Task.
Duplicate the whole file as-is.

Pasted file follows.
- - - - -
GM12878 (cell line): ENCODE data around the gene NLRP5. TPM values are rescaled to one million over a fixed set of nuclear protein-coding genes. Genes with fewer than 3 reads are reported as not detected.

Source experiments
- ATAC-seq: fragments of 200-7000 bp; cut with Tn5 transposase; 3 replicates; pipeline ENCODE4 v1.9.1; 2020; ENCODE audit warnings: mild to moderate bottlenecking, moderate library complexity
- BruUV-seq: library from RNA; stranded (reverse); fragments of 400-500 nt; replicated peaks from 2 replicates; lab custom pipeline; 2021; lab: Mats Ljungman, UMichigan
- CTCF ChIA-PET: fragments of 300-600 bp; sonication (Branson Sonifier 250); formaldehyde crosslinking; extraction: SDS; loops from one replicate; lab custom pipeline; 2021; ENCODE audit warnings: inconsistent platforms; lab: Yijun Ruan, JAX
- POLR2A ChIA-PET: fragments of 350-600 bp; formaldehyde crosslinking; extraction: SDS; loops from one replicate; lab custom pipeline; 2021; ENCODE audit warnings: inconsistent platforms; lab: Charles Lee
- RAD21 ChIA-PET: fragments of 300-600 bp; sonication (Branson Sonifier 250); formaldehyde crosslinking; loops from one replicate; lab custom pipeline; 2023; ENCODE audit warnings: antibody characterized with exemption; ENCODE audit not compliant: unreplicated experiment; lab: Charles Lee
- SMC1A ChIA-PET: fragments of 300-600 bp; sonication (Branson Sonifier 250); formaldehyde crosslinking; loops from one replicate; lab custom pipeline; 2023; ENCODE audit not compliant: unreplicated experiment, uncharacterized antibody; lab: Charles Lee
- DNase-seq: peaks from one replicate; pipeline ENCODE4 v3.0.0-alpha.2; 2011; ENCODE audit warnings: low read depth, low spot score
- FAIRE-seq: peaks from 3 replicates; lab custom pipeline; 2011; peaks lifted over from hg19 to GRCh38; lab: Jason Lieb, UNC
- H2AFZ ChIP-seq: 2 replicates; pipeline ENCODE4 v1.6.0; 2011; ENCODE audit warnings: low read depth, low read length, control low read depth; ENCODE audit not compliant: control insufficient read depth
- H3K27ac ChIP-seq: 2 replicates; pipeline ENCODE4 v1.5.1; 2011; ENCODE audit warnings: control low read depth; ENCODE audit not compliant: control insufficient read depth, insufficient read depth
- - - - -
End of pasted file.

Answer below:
GM12878 (cell line): ENCODE data around the gene NLRP5. TPM values are rescaled to one million over a fixed set of nuclear protein-coding genes. Genes with fewer than 3 reads are reported as not detected.

Source experiments
- ATAC-seq: fragments of 200-7000 bp; cut with Tn5 transposase; 3 replicates; pipeline ENCODE4 v1.9.1; 2020; ENCODE audit warnings: mild to moderate bottlenecking, moderate library complexity
- BruUV-seq: library from RNA; stranded (reverse); fragments of 400-500 nt; replicated peaks from 2 replicates; lab custom pipeline; 2021; lab: Mats Ljungman, UMichigan
- CTCF ChIA-PET: fragments of 300-600 bp; sonication (Branson Sonifier 250); formaldehyde crosslinking; extraction: SDS; loops from one replicate; lab custom pipeline; 2021; ENCODE audit warnings: inconsistent platforms; lab: Yijun Ruan, JAX
- POLR2A ChIA-PET: fragments of 350-600 bp; formaldehyde crosslinking; extraction: SDS; loops from one replicate; lab custom pipeline; 2021; ENCODE audit warnings: inconsistent platforms; lab: Charles Lee
- RAD21 ChIA-PET: fragments of 300-600 bp; sonication (Branson Sonifier 250); formaldehyde crosslinking; loops from one replicate; lab custom pipeline; 2023; ENCODE audit warnings: antibody characterized with exemption; ENCODE audit not compliant: unreplicated experiment; lab: Charles Lee
- SMC1A ChIA-PET: fragments of 300-600 bp; sonication (Branson Sonifier 250); formaldehyde crosslinking; loops from one replicate; lab custom pipeline; 2023; ENCODE audit not compliant: unreplicated experiment, uncharacterized antibody; lab: Charles Lee
- DNase-seq: peaks from one replicate; pipeline ENCODE4 v3.0.0-alpha.2; 2011; ENCODE audit warnings: low read depth, low spot score
- FAIRE-seq: peaks from 3 replicates; lab custom pipeline; 2011; peaks lifted over from hg19 to GRCh38; lab: Jason Lieb, UNC
- H2AFZ ChIP-seq: 2 replicates; pipeline ENCODE4 v1.6.0; 2011; ENCODE audit warnings: low read depth, low read length, control low read depth; ENCODE audit not compliant: control insufficient read depth
- H3K27ac ChIP-seq: 2 replicates; pipeline ENCODE4 v1.5.1; 2011; ENCODE audit warnings: control low read depth; ENCODE audit not compliant: control insufficient read depth, insufficient read depth